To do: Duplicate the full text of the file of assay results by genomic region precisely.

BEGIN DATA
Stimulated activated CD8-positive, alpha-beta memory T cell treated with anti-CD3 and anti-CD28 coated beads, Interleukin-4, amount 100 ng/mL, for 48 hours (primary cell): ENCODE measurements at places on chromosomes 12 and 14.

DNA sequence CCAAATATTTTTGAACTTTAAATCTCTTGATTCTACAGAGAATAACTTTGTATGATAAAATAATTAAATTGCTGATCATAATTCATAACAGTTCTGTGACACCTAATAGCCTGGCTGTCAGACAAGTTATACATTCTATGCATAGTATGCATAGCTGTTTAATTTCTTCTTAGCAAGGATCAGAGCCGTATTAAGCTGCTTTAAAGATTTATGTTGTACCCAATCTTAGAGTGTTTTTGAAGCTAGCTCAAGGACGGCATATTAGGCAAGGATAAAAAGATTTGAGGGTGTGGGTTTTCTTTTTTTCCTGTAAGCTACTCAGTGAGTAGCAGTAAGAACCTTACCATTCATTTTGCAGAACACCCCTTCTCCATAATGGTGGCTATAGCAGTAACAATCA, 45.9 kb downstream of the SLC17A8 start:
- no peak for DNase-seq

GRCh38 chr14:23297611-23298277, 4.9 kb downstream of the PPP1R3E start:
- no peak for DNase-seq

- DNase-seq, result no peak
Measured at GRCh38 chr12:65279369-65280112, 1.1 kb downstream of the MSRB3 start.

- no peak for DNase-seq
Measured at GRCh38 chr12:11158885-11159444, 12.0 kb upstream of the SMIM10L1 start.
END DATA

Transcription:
Stimulated activated CD8-positive, alpha-beta memory T cell treated with anti-CD3 and anti-CD28 coated beads, Interleukin-4, amount 100 ng/mL, for 48 hours (primary cell): ENCODE measurements at places on chromosomes 12 and 14.

DNA sequence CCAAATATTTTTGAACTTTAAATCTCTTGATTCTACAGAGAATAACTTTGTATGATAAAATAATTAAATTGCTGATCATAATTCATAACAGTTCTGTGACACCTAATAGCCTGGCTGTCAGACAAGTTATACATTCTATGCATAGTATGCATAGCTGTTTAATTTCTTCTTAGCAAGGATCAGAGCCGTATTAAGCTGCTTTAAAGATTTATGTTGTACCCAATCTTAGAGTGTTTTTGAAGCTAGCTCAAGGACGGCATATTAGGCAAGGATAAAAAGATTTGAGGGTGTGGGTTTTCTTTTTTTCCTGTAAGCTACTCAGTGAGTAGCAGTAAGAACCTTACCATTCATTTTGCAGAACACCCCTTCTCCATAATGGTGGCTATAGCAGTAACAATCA, 45.9 kb downstream of the SLC17A8 start:
- no peak for DNase-seq

GRCh38 chr14:23297611-23298277, 4.9 kb downstream of the PPP1R3E start:
- no peak for DNase-seq

- DNase-seq, result no peak
Measured at GRCh38 chr12:65279369-65280112, 1.1 kb downstream of the MSRB3 start.

- no peak for DNase-seq
Measured at GRCh38 chr12:11158885-11159444, 12.0 kb upstream of the SMIM10L1 start.